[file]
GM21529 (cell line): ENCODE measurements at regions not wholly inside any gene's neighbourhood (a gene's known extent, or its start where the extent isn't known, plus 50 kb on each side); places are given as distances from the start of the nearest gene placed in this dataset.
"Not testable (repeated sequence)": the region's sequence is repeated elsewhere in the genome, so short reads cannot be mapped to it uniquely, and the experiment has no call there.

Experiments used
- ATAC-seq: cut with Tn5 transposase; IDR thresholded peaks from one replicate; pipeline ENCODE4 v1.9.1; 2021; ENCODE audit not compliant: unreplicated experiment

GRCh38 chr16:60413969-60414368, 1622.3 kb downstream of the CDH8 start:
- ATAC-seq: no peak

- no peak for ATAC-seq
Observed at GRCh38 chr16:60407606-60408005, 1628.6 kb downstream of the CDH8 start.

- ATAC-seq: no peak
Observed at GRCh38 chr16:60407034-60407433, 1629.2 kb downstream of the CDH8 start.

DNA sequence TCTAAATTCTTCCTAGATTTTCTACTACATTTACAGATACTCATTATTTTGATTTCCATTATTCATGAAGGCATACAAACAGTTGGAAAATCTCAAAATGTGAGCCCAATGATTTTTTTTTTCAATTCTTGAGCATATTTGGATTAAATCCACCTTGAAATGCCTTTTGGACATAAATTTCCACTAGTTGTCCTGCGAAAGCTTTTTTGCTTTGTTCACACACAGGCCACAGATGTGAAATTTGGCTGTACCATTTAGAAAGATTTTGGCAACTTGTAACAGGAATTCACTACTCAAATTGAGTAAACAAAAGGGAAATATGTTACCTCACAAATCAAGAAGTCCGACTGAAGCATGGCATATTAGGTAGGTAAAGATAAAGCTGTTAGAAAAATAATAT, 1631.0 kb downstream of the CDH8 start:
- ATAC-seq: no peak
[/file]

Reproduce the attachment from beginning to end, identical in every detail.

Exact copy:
GM21529 (cell line): ENCODE measurements at regions not wholly inside any gene's neighbourhood (a gene's known extent, or its start where the extent isn't known, plus 50 kb on each side); places are given as distances from the start of the nearest gene placed in this dataset.
"Not testable (repeated sequence)": the region's sequence is repeated elsewhere in the genome, so short reads cannot be mapped to it uniquely, and the experiment has no call there.

Experiments used
- ATAC-seq: cut with Tn5 transposase; IDR thresholded peaks from one replicate; pipeline ENCODE4 v1.9.1; 2021; ENCODE audit not compliant: unreplicated experiment

GRCh38 chr16:60413969-60414368, 1622.3 kb downstream of the CDH8 start:
- ATAC-seq: no peak

- no peak for ATAC-seq
Observed at GRCh38 chr16:60407606-60408005, 1628.6 kb downstream of the CDH8 start.

- ATAC-seq: no peak
Observed at GRCh38 chr16:60407034-60407433, 1629.2 kb downstream of the CDH8 start.

DNA sequence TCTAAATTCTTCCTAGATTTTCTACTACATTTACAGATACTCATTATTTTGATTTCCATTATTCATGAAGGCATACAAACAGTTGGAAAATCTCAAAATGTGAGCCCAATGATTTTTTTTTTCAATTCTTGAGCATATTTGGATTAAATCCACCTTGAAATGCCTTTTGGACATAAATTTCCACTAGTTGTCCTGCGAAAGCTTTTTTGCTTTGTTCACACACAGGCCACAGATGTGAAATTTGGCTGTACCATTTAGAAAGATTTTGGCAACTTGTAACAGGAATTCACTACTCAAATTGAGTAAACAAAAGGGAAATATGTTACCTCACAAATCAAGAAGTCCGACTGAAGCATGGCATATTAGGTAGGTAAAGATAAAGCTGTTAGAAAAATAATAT, 1631.0 kb downstream of the CDH8 start:
- ATAC-seq: no peak